Sluggish rebuilding hits thousands of studentsThree years after the devastating earthquake, the government has hardly completed reconstruction of one third school buildings while it is still struggling to generate half of the total required funds. This clearly hints that rebuilding works will not be over on time.
Three years after the devastating earthquake, the government has hardly completed reconstruction of one third school buildings while it is still struggling to generate half of the total required funds. This clearly hints that rebuilding works will not be over on time.
Some 33,000 classrooms at around 9,000 schools were destroyed in the 2015 Gorkha earthquake in 39 districts. Their reconstruction is going on in 32 districts where 7,923 schools were either destroyed or partially damaged.
A report of the Central Level Project Implementation Unit (Education) shows that 3,613 schools have been rebuilt while the government has generated resources for 2,047 more schools in two years of the reconstruction process.
This shows that the government is yet to ensure funding for 2,363 schools from the 32 highly affected districts in addition to 3,400 schools from other districts. The Post Disaster Recovery Framework (PDRF) prepared by the National Reconstruction Authority in May last year estimated that Rs180 billion would be required for the construction of quake-destroyed academic institutions and Rs167 billion for rebuilding schools and classrooms.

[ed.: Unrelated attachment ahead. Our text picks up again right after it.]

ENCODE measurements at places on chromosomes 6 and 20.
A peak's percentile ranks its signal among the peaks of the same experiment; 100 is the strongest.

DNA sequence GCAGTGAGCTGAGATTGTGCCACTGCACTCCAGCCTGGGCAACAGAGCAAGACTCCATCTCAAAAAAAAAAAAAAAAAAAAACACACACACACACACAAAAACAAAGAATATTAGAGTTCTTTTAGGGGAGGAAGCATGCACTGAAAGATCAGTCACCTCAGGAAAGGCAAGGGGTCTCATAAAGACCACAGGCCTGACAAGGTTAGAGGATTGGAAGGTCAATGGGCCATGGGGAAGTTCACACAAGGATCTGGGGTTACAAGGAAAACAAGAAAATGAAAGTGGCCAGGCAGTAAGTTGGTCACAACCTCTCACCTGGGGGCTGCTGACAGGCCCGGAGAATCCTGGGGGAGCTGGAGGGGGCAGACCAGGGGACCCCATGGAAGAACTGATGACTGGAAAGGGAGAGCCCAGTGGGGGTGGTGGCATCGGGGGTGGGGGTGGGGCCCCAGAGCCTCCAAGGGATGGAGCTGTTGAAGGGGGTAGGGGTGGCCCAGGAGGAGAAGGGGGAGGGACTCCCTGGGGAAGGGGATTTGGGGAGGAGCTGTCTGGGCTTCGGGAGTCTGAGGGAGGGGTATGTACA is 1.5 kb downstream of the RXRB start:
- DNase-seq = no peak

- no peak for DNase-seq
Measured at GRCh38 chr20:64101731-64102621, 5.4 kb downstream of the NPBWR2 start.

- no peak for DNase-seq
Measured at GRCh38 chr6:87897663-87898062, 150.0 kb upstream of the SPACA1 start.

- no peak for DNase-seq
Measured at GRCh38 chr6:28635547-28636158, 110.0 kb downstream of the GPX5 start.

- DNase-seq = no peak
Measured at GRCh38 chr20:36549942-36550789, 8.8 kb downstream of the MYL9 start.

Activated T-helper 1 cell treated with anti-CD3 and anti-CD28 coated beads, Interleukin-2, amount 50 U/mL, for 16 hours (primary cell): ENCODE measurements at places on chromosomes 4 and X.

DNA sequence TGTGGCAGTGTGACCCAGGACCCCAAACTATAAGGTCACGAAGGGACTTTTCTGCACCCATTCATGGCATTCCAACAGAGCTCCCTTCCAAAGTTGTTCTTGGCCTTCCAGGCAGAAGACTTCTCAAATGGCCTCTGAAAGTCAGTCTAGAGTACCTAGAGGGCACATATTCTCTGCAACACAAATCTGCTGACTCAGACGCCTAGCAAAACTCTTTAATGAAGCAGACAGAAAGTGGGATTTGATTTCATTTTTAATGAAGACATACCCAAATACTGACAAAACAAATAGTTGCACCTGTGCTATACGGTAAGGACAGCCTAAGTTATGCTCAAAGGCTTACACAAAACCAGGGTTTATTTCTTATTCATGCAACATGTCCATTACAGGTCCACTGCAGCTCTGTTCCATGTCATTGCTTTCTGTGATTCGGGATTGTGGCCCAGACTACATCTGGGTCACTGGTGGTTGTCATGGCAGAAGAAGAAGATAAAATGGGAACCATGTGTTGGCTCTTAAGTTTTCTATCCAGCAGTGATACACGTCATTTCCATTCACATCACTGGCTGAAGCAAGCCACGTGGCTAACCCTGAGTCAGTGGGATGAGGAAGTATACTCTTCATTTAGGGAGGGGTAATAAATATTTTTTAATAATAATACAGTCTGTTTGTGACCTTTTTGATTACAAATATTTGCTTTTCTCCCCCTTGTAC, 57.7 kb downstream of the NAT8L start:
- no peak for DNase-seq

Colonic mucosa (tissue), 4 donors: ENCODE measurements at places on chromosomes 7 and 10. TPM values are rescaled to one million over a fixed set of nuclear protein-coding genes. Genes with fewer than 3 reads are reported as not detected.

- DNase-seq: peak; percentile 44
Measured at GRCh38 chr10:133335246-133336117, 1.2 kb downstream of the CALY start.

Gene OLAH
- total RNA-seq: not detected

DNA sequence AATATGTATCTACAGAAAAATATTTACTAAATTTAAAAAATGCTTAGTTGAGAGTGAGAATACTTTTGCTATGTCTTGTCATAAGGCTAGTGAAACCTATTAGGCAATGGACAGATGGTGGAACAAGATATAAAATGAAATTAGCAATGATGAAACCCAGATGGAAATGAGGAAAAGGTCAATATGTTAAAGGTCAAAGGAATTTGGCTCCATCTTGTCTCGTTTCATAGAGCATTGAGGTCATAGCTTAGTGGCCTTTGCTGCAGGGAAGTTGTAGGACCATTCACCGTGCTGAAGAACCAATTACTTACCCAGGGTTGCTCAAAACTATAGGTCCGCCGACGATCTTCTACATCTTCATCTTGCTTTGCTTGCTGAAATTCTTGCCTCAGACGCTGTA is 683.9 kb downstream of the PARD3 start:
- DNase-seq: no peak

The CLPIU shows that Rs78.8 billion has either been spent or released for reconstruction, meaning that there is still a deficit of Rs88.2 billion in school construction. “Generating necessary funds is a huge challenge. This could push our deadline,” Im Narayan Shrestha, chief of the CLPIU, told journalists at an interaction organised by Education Journalists’ Network in the Capital on Sunday. He, however, said since some of the destroyed schools have already opted for merger, construction undertaken by the School Management Committee (SMG) is cheaper compared to the contractors’ cost.
About 75 percent of the schools are being constructed through the SMC’s. The PDRF had aimed to complete school reconstruction by May 2019. Officials said that the lack necessary funds and slow pace of reconstruction would make achievement of the target difficult.
“It will take at least one more year for [project] completion,” said Baikuntha Aryal, spokesperson for the Ministry of Education, Science and Technology. More than one million children are studying in the schools affected by earthquakes.
The CLPIU report blames the reconstruction delays on bilateral or multi-lateral donor agencies. Among the 655 schools that Japanese International Cooperation Agency, USAID, Japanese Fund for Poverty Reduction, and Indian and Chinese governments pledged for rebuilding, only 17 have been constructed so far.
The progress of non-government agencies, however, is better. As many as 1,050 schools have been constructed while 126 are in the process of construction with support from 180 NGOs.